Chief Stephen T. Devine
TESTIMONY OF CHIEF STEPHEN T. DEVINE PATROL FREQUENCY COORDINATOR MISSOURI STATE HIGHWAY PATROL on behalf of the ASSOCIATION OF PUBLIC-SAFETY COMMUNICATIONS OFFICIALS-INTERNATIONAL, INC. Before the COMMITTEE ON COMMERCE, SCIENCE & TRANSPORTATION UNITED STATES SENATE September 8, 2004 Thank you Mr. Chairman and members of the Committee for the opportunity to appear before you today. My name is Stephen T. Devine. I am a chief within the Communications Division of the Missouri State Highway Patrol, and serve as Patrol Frequency Coordinator. I am here today on behalf the Association of Public-Safety Communications Officials-International, Inc. (“APCO”), the nation’s oldest and largest public safety communications organization. Founded in 1935, APCO has 17,000 members, most of who are state or local government officials who manage and operate communications systems for our nation’s first responders. APCO works closely with organizations such as the International Association of Fire Chiefs (IAFC) and International Association of Chiefs of Police (IACP), both of which have authorized me to inform you of their support of my testimony here today. APCO, IAFC, IACP and other organizations are part of the National Public Safety Telecommunications Council (NPSTC), and I am privileged to serve both as chair of the NPSTC Spectrum Management Committee, and as a member of APCO’s Spectrum Policy Committee. I am also chair of the Missouri (Region 24) 700 MHz and 800 Regional Planning Committees, and serve as APCO Local Frequency Advisor for the state. The events of 9/11 have certainly made the public more aware of the critical importance of public safety communications. Our new national efforts to protect homeland security also place a premium on ensuring that our first responders have access to all of the communications tools they need to protect the safety of life and property. That in turn requires adequate funding, allocation of sufficient radio spectrum, and other steps to promote efficient and effective communications among first responders. The recently released Report of the 9/11 Commission recommends that Congress “support pending legislation which provides for the expedited and increased assignment of radio spectrum for public safety purposes.” The need for additional public safety radio spectrum is not a new issue, and certainly pre-dates the tragedies of 9/11. Eight years ago, the Public Safety Wireless Advisory Committee (PSWAC) completed an 850-page study of public safety spectrum requirements and recommended that 97.5 MHz of additional spectrum is needed for public safety, including a requirement within five years for approximately 25 MHz from the spectrum presently used for TV stations 60-69 (the “700 MHz band”). In a cruel irony, the date of the final PSWAC report was September 11, 1996, exactly five years before 9/11. Yet, the spectrum identified by the PSWAC Report was not available nationwide in 2001, and is still not available in most of the nation. The “pending legislation” referred to in the 9/11 Commission Report is a bill (H.R. 1425) proposed by Representatives Jane Harman (D-CA) and Curt Weldon (R-PA) that would require the TV channel 60-69 spectrum identified in the PSWAC report to be made available nationwide no later than December 31, 2006. Under current law, adopted as part of the Balanced Budget Act of 1997, nationwide public safety access to that spectrum is postponed indefinitely. The 1997 Balanced Budget Act did require the FCC to allocate 24 MHz for public safety from the 700 MHz band spectrum, and the FCC responded by reallocating spectrum now occupied by TV channels 63, 64, 68, and 69. However, the 1997 Act also permits TV stations to continue analog operations on those channels until 85% of television households in the relevant markets have the ability to receive digital television (DTV). Public safety needs that spectrum now, not at some future, uncertain date determined by DTV deployment. Congress should follow the recommendation of the 9/11 Commission and pass legislation to establish December 31, 2006, as a firm date for the 700 MHz public safety spectrum to be available nationwide. The 700 MHz band spectrum already allocated for public safety would be extremely beneficial for our nation’s first responders. In many urban and suburban areas, there is simply not enough spectrum available to meet the increasing demand for police, fire, EMS, emergency management, homeland security and other public safety communications. Inadequate spectrum leads to congested channels and interference among licensees, potentially blocking life-saving radio communications and generating confusion during critical incidents. Additional spectrum capacity would alleviate that congestion and allow for much faster “ramping up” of communications capability when major emergencies occur. The 700 MHz spectrum would nearly double the amount of spectrum available for public safety mobile voice and data communications, though it still falls well short of the PSWAC recommendations. Significantly, the 700 MHz public safety spectrum is adjacent to existing public safety spectrum allocations in the 800 MHz band, allowing for expansion and the incremental growth of crowded radio systems without sacrificing interoperability. The 700 MHz band public safety spectrum will play a very important role in addressing the serious interoperability problem that often faces first responders in the field. All too often first responders from different agencies cannot communicate because their radios operate on entirely different frequency bands. One of the most effective long-term solutions to this problem is to consolidate agencies on common frequency bands and, if feasible, on “trunked” multi-agency radio systems. Many such systems exist today in the 800 MHz band. However, there is no longer room in the 800 MHz band in most areas for new or expanded multi-agency systems, so additional spectrum is necessary. Within the 700 MHz band, the FCC has designated 32 interoperability channels, and approved a digital interoperability standard for those channels, known as “Project 25,” to ensure that radios from different manufacturers will still be able to communicate in a digital environment. The FCC’s detailed rules for the use of the 700 MHz public safety spectrum were based upon the recommendations of the Public Safety National Coordination Committee (NCC). I served as a working group chair for the NCC, which consisted of public safety communications experts from around the nation. The NCC developed a comprehensive spectrum plan to maximize efficiency, promote interoperability, and ensure the spectrum would be allotted for the most critical services in each of the 55 FCC designated regions. My state, Missouri, is fortunate to be one of the few regions where the 700 MHz public safety spectrum band is not blocked by TV stations. Therefore, we can use the spectrum now, and are moving forward to do so. Several public safety agencies in the state are anxious to proceed with 700 MHz deployments as soon as the FCC approves our regional plan. Unfortunately, most other parts of the country are not so lucky. Unlike St. Louis and Kansas City, most metropolitan areas cannot use 700 MHz spectrum until TV stations vacate the spectrum. Thus, Congress needs to change existing law to establish a firm date for nationwide access to this spectrum State and local governments need a firm date so they can proceed with planning, funding, and construction of new radio systems, safe in the knowledge that the spectrum will be there when the systems are ready to be deployed. As noted above, an important benefit of the 700 MHz spectrum is that it will promote interoperability. However, spectrum alone will not solve the interoperability problem. There also needs to be expanded funding for equipment, and more extensive planning and cooperation among public safety personnel at all levels of government. This includes local governments who must interoperate with their neighbors and with overlapping jurisdictions, regional authorities covering large metropolitan areas and sometimes crossing state borders, states through their State Interoperability Executive Committees (SIECs), and the federal government. Solving interoperability is a complex problem, with no single answer for the entire country. Nor is it necessary for every first responder to have the ability to communicate seamlessly with every other first responder in the nation at any one time. Rather, interoperability is inherently a regional issue, where procedures, equipment, and radio frequency assignments should allow those who need to communicate to do so when and where they need to. Creating an interoperable environment faces different obstacles in different regions. Sometimes it is a funding problem, sometimes it is a spectrum problem, and sometime it is simply a matter of planning and procedures being in place to utilize existing resources. Thus, each region needs to evaluate its own situation, and then identify the most appropriate combination of solutions. Mr. Chairman, the 9/11 Commission barely touched on the critical communications issues facing public safety agencies in the post-9/11 world. I assure that the issue is being given the highest attention in far more detail by national organizations and public safety agencies across the nation. The Department of Homeland Security’s SAFECOM Program, the National Telecommunications and Information Administration, and the FCC are playing critical roles in helping us to identify and implement solutions. Congress can help by providing necessary funding, and by following the 9/11 Commission’s recommendation that it pass legislation to free up the 700 MHz band public safety spectrum for nationwide use no later than December 31, 2006. Thank you Mr. Chairman for the opportunity to appear before you today.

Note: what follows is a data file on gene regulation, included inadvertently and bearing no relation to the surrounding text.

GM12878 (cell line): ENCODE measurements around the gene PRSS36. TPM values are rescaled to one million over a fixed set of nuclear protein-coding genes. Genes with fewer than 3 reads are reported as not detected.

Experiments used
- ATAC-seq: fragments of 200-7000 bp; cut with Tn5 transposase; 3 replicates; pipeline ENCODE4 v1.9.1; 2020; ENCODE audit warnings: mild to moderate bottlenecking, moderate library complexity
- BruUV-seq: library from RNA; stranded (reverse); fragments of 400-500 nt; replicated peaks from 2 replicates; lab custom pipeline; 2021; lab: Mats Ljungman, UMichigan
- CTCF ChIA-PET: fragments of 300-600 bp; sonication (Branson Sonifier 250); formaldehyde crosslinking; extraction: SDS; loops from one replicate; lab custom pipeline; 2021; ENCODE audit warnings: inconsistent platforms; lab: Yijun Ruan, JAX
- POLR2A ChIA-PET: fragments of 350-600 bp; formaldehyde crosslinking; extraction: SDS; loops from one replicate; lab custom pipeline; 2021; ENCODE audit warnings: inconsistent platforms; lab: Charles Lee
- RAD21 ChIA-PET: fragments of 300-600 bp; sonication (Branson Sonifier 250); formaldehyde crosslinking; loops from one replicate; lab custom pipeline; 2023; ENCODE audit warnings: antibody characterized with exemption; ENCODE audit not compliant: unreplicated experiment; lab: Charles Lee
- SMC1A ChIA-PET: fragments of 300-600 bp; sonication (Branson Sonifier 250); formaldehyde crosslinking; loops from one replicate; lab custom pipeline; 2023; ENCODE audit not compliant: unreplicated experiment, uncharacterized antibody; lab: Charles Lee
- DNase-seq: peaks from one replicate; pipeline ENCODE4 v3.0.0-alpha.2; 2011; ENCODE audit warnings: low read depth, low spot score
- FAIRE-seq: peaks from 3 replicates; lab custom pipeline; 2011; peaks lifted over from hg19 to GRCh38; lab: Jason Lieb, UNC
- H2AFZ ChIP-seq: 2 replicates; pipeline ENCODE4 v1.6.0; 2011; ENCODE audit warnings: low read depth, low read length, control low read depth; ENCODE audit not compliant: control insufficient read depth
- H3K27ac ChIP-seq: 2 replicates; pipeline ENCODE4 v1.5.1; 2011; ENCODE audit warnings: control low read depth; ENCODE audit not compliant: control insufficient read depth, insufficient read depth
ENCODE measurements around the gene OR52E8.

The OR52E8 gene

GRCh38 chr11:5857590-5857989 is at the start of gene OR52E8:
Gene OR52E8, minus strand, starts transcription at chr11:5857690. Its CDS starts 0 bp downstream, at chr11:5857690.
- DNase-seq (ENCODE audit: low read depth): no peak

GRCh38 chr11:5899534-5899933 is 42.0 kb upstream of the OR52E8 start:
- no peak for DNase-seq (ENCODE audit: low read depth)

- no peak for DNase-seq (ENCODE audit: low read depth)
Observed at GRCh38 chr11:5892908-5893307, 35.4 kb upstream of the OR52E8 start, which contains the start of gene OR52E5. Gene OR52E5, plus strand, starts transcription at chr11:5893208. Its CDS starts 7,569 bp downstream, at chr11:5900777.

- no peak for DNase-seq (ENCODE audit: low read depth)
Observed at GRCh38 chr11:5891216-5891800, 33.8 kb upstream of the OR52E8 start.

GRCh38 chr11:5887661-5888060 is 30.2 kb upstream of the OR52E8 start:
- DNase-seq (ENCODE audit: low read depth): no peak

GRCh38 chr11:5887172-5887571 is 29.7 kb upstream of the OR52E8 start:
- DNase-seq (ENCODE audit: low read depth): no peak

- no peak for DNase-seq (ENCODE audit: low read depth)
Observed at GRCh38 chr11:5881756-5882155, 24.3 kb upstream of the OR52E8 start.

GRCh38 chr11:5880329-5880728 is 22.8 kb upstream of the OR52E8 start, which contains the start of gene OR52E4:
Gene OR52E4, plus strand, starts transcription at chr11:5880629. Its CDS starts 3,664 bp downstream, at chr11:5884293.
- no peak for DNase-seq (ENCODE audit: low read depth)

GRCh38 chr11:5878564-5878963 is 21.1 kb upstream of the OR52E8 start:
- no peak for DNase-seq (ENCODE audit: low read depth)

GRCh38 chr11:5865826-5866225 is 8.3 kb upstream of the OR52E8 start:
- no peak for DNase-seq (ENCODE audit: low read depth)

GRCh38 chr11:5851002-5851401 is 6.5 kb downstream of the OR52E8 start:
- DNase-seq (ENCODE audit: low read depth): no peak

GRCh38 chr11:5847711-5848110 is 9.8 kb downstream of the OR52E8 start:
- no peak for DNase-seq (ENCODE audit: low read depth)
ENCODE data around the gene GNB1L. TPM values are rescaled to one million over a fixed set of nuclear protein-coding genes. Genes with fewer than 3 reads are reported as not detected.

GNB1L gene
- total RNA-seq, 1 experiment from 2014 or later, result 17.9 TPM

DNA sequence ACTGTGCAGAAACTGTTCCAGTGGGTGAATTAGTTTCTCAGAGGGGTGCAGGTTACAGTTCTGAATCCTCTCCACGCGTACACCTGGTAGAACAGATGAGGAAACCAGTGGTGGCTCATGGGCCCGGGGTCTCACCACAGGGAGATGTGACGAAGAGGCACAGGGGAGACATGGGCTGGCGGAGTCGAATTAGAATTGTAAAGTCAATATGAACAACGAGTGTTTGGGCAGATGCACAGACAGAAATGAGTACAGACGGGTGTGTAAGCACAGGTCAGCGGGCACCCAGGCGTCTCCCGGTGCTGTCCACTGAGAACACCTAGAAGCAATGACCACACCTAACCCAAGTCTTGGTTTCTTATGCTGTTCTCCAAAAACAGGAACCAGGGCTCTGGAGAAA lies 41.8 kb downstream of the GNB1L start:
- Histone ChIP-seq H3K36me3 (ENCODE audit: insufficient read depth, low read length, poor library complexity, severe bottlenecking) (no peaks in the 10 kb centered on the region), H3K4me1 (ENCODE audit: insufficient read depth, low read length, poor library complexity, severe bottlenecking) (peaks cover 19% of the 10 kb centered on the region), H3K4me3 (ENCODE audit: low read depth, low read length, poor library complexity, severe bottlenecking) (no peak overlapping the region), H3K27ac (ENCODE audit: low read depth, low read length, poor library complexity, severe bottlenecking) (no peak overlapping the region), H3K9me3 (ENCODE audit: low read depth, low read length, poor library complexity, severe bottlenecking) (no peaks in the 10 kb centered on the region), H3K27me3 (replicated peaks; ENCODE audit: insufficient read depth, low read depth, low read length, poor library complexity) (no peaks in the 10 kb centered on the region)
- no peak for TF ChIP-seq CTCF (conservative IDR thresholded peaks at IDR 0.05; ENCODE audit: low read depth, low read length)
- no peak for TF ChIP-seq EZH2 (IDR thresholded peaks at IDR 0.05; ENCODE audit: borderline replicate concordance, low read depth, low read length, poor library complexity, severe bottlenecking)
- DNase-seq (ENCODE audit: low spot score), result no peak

Mr. Lowell Paxson